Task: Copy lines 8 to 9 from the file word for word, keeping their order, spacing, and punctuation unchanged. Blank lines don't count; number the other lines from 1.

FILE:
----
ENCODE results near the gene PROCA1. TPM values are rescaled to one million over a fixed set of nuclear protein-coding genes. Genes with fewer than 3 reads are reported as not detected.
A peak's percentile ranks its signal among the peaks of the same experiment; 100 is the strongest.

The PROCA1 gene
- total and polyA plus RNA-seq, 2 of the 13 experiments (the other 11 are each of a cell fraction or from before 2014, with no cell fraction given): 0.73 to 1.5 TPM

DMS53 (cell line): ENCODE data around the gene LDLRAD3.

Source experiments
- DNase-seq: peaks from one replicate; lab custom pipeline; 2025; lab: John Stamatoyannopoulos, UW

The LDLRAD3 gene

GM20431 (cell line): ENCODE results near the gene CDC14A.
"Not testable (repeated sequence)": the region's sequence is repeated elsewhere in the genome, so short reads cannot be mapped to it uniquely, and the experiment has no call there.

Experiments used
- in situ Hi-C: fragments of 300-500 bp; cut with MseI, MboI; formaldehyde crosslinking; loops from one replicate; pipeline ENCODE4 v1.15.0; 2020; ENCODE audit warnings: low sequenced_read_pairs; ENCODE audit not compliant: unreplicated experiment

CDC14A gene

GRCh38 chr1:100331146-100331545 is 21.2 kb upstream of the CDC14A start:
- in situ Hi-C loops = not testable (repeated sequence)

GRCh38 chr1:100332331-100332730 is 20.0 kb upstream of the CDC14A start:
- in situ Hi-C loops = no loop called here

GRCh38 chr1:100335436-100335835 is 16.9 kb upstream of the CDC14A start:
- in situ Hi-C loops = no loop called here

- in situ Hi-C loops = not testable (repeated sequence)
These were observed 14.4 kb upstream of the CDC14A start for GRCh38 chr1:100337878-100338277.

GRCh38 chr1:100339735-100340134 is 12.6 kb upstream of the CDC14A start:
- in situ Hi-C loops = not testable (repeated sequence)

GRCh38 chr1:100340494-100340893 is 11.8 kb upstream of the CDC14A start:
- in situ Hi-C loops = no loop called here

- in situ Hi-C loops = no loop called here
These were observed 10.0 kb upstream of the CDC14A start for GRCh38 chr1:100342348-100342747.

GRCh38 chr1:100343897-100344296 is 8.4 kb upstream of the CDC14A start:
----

The LDLRAD3 gene

GM20431 (cell line): ENCODE results near the gene CDC14A.